Effective immediately, the law gives veterans’ homes just 24 hours to notify residents and their emergency contacts in writing when at least 2 of their fellow residents have been diagnosed with the same infectious disease. Facilities are also now required to post signage near the main entrance that clearly states the presence of the disease within the home. They must also post a notice on their website. Finally, the new law requires facilities to inform the Department of Veterans’ Affairs and the Illinois Department of Public Health as soon as they have notified residents.

Public and Employees Left Unaware of Deadly Outbreak in Quincy

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nursing home abuse and neglect

Aperion Care Capitol Nurse Was Never Trained on Feeding Tube Placement

According to a state report filed by the Illinois Department of Public Health, Aperion Care Capitol, a 251-bed skilled-care facility and nursing home located at 555 W. Carpenter St. was fined for “failing to ensure there were appropriately trained staff to reinsert a feeding tube” that fell out while two nursing assistants were haphazardly removing the patient’s T-shirt.

According to the March 2018 report:

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A top elder rights legal group, Justice in Aging, has released a timeline of events in which the Centers for Medicare and Medicaid Services (CMS) have cut nursing homes a break by eliminating or easing restrictions that protect nursing home residents.

CMS is the federal agency tasked with the oversight and regulation of over 15,600 nursing homes in the United States. Their rules are intended to dictate how nursing homes operate and the group’s inspections and surveys often lead to fines and punishments that are intended to spur change and compliance. The number of incidents of neglect are still at an all-time high and in the second quarter of this year, the Illinois Department of Public Health (a state-run agency who works in cooperation with CMS) cited nursing homes for 28 more violations than in the quarter prior. If anything, rules, regulations, and laws need to be strengthened, with harsher punishments that send a message that improper treatment of the elderly is unacceptable.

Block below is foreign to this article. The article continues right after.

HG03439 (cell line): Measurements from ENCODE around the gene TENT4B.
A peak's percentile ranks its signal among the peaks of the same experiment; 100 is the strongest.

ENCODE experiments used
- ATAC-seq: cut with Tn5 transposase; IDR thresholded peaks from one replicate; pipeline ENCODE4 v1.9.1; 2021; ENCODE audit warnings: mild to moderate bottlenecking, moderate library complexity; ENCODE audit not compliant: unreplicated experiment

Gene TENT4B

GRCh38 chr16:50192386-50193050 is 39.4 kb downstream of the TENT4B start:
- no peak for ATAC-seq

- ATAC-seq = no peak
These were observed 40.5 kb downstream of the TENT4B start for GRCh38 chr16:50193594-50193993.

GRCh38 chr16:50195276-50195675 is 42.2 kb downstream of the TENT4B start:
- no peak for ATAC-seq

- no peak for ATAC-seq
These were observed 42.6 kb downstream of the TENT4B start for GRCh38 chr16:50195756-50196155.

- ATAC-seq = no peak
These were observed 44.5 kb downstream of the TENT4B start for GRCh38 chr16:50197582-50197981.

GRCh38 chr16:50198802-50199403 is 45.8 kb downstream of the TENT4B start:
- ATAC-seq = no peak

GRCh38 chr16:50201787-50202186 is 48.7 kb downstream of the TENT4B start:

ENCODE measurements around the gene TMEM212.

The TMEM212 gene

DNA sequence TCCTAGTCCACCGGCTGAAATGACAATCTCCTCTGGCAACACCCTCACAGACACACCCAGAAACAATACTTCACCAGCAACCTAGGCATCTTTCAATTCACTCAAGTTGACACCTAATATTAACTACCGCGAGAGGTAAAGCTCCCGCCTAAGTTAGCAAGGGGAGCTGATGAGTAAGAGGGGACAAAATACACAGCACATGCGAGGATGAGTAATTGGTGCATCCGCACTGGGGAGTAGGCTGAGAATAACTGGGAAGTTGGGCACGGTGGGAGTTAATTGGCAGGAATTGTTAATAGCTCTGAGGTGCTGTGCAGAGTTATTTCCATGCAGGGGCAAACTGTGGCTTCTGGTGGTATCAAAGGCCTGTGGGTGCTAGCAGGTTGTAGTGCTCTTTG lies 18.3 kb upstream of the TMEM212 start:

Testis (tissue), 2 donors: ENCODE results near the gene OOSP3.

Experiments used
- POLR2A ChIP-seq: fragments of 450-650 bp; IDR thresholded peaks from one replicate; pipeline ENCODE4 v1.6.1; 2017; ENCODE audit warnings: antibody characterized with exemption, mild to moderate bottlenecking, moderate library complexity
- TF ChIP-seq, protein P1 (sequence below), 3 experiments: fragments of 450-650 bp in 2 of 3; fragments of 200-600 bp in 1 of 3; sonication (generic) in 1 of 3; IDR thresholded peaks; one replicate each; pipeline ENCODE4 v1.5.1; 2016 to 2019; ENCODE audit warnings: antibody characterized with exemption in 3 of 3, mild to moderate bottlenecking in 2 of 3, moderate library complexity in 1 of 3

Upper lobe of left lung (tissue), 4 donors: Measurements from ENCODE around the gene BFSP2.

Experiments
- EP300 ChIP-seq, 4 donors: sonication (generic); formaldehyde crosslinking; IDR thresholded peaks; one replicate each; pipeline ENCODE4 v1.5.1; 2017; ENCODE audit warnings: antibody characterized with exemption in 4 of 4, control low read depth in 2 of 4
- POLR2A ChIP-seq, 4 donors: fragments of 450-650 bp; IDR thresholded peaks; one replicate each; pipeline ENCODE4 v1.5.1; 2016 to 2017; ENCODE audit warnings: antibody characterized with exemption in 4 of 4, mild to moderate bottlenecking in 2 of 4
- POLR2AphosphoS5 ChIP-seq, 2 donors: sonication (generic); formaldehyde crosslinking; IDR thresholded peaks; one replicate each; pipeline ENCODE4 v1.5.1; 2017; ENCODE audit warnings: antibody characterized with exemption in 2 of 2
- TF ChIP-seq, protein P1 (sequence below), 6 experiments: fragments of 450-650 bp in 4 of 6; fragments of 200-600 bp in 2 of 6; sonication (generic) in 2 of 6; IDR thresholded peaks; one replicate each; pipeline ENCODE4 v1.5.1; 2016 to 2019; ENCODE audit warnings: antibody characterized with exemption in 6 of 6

CMS Easing Nursing Home Regulations

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The latest quarterly report on Illinois nursing home violations is in and the number of Type AA and Type A violations has increased since the first quarter of 2018.

The Illinois Department of Public Health’s (IDPH) Second Quarterly Report of Nursing Home Violators includes some repeat offenders from quarter 1, as well as one facility that received a $50,000 fine for a Type AA violation for the second time this year.

According to IDPH, Type AA violations are given when a nursing home has a “condition or occurrence at the facility that proximately caused a resident’s death.” Type A violations are situations “in which there is a substantial probability that death or serious mental or physical harm will result, or has resulted.” IDPH defines Type B Violations as those that would likely cause mental or physical harm to a resident.